Once heard, never forgotten: "She warbles like a bird in the uppermost regions, hoots like an owl in the lowest registers, produces bell-like coloratura passages one minute, and exotic, dusky contralto tones the next," a Los Angeles Times reviewer wrote following a 1955 performance. The self-styled Voice of the Xtabay (or "female ensnarer"), Yma Sumac had a vocal range spanning four or five octaves and looked like an Incan princess (she claimed to be descended from the Peruvian imperial line, and may well have been).

Her brand of supercharged technicolour tribalism (described by the Tampa Tribune as "South American travelogue scripted by Disney, directed by Dali") was enormously popular in America in the early 50s, her records outselling even Bing Crosby. Self-taught, Sumac claimed to be influenced in her vocal style by the jungle birds and animals of her native Peru; when she played Carnegie Hall, she was flanked by two erupting stage volcanoes. Somewhat prone to exaggeration, Sumac claimed that when she left Peru, 30 000 people rioted in Lima. Her son suggested ruefully that there was just one -- his mother -- but it may well have seemed like 30 000. (Strangely, a rumour that she was really a housewife from Brooklyn named Amy Camus -- her name spelt backwards -- persisted in clinging to her, though it was vehemently denied by both the singer and the Peruvian government.)

Yma Sumac, who died aged 86 on Saturday at an assisted-living home in her adopted LA, provided a soaring note of tribal exotica to the soundtrack which backed my desparately provincial life in those years. Mondo suburbia ... Glenview mambo ... la la la! (Needless to say, I never did finish that novel.)

Tuesday, November 4, 2008

The thin blue line

Saturday's post about art history and its discontents pointed to Charles M Rosenberg's handy list of alternative careers for art historians. Now there's another option: Scotland Yard has been recruiting part-time volunteer constables to its art and antiquities division. The catch is that you already need an art-history related job.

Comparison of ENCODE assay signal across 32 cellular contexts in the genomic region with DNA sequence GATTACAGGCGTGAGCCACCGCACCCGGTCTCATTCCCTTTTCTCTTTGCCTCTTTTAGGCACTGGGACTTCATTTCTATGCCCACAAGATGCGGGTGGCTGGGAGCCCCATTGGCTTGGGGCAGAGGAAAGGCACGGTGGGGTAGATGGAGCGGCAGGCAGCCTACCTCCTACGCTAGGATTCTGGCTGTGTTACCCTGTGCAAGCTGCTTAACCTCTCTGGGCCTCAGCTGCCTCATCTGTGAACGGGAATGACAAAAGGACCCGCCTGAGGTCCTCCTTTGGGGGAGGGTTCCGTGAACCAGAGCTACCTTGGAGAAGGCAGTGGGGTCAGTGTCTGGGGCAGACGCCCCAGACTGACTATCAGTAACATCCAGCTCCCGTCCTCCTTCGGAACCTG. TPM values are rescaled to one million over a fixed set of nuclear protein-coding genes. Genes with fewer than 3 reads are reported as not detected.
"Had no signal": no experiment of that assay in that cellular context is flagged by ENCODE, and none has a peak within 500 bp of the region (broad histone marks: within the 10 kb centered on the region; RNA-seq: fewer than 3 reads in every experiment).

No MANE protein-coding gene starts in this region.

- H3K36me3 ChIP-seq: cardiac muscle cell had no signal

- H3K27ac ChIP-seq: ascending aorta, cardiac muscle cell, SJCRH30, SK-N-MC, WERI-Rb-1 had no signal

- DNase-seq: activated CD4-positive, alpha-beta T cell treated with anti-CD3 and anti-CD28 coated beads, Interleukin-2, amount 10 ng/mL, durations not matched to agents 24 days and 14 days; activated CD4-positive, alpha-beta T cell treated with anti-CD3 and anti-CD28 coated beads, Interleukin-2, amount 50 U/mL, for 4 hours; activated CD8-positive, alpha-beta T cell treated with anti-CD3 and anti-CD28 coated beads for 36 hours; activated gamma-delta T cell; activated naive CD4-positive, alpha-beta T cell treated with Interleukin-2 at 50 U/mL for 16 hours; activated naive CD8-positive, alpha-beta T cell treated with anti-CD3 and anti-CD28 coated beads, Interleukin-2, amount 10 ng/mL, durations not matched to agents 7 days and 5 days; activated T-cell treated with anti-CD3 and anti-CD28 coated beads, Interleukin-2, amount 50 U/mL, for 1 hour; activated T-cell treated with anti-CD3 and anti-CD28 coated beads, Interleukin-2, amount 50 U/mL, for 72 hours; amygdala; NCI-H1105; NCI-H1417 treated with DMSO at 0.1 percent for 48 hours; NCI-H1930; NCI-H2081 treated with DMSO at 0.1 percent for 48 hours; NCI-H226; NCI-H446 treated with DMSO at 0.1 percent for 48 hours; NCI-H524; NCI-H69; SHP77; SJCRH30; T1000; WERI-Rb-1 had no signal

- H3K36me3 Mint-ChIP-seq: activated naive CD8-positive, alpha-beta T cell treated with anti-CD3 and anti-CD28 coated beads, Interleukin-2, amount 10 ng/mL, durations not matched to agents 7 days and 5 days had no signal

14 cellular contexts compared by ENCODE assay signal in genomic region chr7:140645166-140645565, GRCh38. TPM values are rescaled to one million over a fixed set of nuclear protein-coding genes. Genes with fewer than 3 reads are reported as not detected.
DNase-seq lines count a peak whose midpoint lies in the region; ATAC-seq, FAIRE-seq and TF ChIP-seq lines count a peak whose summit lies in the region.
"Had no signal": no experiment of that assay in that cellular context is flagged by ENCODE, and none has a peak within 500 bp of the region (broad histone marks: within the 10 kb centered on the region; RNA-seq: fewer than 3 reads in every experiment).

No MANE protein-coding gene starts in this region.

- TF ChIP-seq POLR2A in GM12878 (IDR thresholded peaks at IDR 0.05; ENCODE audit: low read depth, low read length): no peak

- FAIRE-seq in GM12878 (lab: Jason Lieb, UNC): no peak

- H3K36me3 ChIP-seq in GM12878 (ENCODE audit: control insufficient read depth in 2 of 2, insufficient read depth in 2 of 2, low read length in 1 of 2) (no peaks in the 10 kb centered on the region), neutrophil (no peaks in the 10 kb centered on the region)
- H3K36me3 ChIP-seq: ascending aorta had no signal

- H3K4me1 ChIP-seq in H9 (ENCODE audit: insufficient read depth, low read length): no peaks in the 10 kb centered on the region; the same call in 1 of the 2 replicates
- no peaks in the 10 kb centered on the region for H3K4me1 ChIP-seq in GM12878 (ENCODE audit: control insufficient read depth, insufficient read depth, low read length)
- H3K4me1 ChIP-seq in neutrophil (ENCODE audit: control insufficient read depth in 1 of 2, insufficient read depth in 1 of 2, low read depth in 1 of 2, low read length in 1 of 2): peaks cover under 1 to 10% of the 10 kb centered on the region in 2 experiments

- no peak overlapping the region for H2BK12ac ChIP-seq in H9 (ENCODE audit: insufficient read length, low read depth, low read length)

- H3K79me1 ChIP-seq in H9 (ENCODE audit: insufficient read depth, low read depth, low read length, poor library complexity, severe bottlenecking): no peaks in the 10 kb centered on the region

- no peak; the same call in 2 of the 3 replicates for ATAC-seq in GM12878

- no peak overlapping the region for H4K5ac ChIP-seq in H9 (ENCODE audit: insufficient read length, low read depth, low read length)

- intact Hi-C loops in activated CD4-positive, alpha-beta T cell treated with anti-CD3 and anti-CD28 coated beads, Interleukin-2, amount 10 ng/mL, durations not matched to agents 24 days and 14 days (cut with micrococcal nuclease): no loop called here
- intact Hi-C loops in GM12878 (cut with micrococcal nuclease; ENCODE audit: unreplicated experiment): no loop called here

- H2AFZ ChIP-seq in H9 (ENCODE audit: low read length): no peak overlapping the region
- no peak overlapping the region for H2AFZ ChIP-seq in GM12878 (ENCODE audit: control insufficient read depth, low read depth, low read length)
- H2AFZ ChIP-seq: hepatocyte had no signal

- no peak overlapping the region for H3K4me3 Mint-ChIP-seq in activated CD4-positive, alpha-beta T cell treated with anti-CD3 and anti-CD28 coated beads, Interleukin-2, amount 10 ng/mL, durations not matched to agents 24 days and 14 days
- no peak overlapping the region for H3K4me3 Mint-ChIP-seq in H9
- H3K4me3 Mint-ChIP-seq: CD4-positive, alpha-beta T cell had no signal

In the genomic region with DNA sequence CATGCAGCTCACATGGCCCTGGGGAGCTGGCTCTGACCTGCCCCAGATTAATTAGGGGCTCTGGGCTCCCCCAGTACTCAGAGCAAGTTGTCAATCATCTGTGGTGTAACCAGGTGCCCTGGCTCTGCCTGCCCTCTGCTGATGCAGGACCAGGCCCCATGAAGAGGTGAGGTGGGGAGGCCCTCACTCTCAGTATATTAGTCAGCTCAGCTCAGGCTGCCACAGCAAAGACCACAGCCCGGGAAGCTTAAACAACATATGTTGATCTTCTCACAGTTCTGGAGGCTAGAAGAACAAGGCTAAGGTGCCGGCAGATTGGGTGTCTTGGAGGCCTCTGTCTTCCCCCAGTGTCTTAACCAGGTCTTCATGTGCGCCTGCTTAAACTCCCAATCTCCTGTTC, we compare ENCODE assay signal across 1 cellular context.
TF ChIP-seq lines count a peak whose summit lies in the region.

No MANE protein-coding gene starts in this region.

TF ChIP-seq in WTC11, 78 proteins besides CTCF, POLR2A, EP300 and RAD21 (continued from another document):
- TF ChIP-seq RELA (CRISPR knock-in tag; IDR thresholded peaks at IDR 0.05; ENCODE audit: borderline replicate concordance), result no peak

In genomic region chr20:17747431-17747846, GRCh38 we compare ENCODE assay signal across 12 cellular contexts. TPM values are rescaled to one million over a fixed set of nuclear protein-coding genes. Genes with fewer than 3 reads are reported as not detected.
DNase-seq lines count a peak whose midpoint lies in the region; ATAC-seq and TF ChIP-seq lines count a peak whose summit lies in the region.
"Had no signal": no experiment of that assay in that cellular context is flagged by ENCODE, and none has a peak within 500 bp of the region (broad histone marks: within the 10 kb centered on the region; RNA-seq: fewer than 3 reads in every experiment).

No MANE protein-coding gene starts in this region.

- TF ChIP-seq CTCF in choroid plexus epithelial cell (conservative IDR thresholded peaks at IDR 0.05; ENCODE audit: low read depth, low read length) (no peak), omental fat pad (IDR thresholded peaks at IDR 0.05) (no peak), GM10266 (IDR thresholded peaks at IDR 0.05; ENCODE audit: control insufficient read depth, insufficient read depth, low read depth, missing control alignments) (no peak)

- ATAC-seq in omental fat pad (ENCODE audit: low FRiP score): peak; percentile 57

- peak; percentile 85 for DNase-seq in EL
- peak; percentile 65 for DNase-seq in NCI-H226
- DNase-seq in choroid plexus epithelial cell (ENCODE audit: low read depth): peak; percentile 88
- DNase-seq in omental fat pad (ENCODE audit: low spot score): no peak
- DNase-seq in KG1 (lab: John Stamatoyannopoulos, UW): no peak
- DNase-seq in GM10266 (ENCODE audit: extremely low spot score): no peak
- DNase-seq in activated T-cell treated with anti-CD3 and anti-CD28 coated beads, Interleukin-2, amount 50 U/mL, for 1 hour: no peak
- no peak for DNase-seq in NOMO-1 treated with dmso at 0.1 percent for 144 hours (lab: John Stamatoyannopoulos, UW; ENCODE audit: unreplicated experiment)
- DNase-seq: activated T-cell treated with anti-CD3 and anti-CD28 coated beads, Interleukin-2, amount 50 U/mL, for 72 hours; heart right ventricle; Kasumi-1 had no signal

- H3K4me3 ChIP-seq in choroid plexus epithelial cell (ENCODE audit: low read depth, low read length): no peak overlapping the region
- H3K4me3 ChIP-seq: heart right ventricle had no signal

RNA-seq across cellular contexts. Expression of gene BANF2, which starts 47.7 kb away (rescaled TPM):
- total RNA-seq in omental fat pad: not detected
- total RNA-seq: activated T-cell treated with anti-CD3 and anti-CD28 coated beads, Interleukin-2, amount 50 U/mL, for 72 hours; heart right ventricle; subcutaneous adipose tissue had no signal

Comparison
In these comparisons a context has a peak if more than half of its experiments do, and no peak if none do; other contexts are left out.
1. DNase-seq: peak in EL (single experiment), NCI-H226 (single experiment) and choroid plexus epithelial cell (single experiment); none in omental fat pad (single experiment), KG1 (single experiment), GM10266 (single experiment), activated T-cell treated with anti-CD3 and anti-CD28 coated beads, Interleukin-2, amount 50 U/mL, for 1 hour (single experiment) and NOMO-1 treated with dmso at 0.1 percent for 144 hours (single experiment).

So far 13 special art constables (who receive a month's basic police training, wear a police uniform, and have the power to make arrests) have been recruited to the ArtBeat scheme, recovering stolen art and working on fraud and forgery cases. The special constables work two days a month on police art business, while their salaries continue to be paid by their employers, the major British museums and galleries who effectively sponsor the scheme. Zoe Jackman, whose regular job is booking school groups at the V&A, tracked down and arrested an art thief only a month after starting her job.

Given that some sources suggest that art-related crime represents the third highest-grossing organised criminal trade over the past 40 years, maybe it's something for New Zealand to look into? Though on reflection, a liberal application of turps might be the most effective solution for many of the art crimes perpetrated here ...

Monday, November 3, 2008

Saturday, November 1, 2008

Fame, please. And more cash.

It's official. Art historians are a disaffected bunch, much put-upon, ignored by colleagues from other disciplines, working for peanuts without the respect they deserve, battling both rampant anti-intellectualism and the high cost of international air travel. At least, that's according to the results of a survey by the College Art Association of America (CAA), which recently asked its members to list the most pressing issues they face in their profession.

While the CAA divided their responses into 10 categories, the Art History Newsletter blog suggests they can be boiled down to just two:

  • “I deserve more money and/or fame” (91% of respondents)
  • “We should do better work” (9%).

Disillusioned respondents could do worse than consult Charles M Rosenberg's list of career alternatives for art historians. Regrettably, however, most of his suggestions also require a "high tolerance for economic uncertainty" -- which on the strength of the CAA survey would seem to render art historians temperamentally unsuited.

Oh well. Back to the disaffection it is, then.